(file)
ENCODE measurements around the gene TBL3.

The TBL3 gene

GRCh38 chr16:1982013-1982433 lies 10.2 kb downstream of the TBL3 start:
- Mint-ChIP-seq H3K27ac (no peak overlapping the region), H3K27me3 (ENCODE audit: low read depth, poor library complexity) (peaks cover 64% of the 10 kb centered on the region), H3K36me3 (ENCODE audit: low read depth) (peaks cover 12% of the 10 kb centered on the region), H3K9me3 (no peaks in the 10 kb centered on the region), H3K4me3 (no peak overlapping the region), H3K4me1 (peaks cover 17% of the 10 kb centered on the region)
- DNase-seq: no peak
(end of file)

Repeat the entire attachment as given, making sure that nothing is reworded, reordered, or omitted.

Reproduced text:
ENCODE measurements around the gene TBL3.

The TBL3 gene

GRCh38 chr16:1982013-1982433 lies 10.2 kb downstream of the TBL3 start:
- Mint-ChIP-seq H3K27ac (no peak overlapping the region), H3K27me3 (ENCODE audit: low read depth, poor library complexity) (peaks cover 64% of the 10 kb centered on the region), H3K36me3 (ENCODE audit: low read depth) (peaks cover 12% of the 10 kb centered on the region), H3K9me3 (no peaks in the 10 kb centered on the region), H3K4me3 (no peak overlapping the region), H3K4me1 (peaks cover 17% of the 10 kb centered on the region)
- DNase-seq: no peak